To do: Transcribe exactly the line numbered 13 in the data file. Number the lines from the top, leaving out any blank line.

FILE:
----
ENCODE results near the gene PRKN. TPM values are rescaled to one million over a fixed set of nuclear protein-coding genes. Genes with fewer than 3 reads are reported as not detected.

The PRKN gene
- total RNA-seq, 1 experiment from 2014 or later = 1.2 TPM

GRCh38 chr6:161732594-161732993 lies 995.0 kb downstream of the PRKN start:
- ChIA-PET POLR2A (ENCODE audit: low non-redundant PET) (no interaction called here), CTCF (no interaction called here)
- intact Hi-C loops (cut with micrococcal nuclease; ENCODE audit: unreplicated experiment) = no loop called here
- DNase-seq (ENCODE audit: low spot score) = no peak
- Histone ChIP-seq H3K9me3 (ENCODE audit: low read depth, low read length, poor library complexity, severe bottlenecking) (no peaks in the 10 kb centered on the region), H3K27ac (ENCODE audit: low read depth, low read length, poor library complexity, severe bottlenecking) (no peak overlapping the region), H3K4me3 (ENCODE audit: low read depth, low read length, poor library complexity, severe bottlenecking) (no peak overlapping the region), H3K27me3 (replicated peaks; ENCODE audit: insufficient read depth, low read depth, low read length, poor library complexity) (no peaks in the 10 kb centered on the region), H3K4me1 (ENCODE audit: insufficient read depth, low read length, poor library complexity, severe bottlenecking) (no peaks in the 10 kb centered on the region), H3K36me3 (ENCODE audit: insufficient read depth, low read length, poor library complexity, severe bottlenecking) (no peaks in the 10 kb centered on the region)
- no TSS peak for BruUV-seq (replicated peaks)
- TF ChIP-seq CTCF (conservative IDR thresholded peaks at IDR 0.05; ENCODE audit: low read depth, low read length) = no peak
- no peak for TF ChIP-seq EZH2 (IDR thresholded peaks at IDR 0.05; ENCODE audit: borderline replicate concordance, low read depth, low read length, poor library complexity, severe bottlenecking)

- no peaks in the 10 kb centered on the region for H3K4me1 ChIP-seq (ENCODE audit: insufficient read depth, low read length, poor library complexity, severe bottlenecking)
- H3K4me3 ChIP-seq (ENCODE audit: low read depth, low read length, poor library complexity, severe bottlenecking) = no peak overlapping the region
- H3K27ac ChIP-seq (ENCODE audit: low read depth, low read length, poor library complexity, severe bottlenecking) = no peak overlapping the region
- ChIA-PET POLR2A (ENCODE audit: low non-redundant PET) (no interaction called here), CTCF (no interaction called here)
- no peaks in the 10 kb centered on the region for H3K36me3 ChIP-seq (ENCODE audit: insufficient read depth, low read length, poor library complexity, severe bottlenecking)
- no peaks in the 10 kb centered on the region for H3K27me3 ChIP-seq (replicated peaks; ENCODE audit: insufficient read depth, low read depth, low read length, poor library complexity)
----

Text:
- H3K4me3 ChIP-seq (ENCODE audit: low read depth, low read length, poor library complexity, severe bottlenecking) = no peak overlapping the region